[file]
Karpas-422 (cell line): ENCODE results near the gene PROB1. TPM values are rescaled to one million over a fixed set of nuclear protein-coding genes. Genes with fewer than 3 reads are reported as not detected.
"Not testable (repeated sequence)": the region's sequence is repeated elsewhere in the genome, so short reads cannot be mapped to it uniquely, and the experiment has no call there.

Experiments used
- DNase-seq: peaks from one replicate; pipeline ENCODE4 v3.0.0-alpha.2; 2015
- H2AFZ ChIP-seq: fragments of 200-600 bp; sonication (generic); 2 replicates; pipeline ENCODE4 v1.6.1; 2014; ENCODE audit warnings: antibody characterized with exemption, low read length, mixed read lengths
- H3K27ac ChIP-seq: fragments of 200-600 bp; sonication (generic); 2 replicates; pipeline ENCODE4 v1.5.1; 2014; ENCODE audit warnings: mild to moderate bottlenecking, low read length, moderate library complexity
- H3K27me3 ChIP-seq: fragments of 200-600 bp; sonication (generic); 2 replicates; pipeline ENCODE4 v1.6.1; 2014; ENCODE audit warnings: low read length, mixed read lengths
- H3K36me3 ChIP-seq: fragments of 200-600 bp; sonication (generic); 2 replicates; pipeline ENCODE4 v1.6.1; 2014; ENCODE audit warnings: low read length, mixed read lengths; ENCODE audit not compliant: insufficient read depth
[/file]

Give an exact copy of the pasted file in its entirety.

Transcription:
Karpas-422 (cell line): ENCODE results near the gene PROB1. TPM values are rescaled to one million over a fixed set of nuclear protein-coding genes. Genes with fewer than 3 reads are reported as not detected.
"Not testable (repeated sequence)": the region's sequence is repeated elsewhere in the genome, so short reads cannot be mapped to it uniquely, and the experiment has no call there.

Experiments used
- DNase-seq: peaks from one replicate; pipeline ENCODE4 v3.0.0-alpha.2; 2015
- H2AFZ ChIP-seq: fragments of 200-600 bp; sonication (generic); 2 replicates; pipeline ENCODE4 v1.6.1; 2014; ENCODE audit warnings: antibody characterized with exemption, low read length, mixed read lengths
- H3K27ac ChIP-seq: fragments of 200-600 bp; sonication (generic); 2 replicates; pipeline ENCODE4 v1.5.1; 2014; ENCODE audit warnings: mild to moderate bottlenecking, low read length, moderate library complexity
- H3K27me3 ChIP-seq: fragments of 200-600 bp; sonication (generic); 2 replicates; pipeline ENCODE4 v1.6.1; 2014; ENCODE audit warnings: low read length, mixed read lengths
- H3K36me3 ChIP-seq: fragments of 200-600 bp; sonication (generic); 2 replicates; pipeline ENCODE4 v1.6.1; 2014; ENCODE audit warnings: low read length, mixed read lengths; ENCODE audit not compliant: insufficient read depth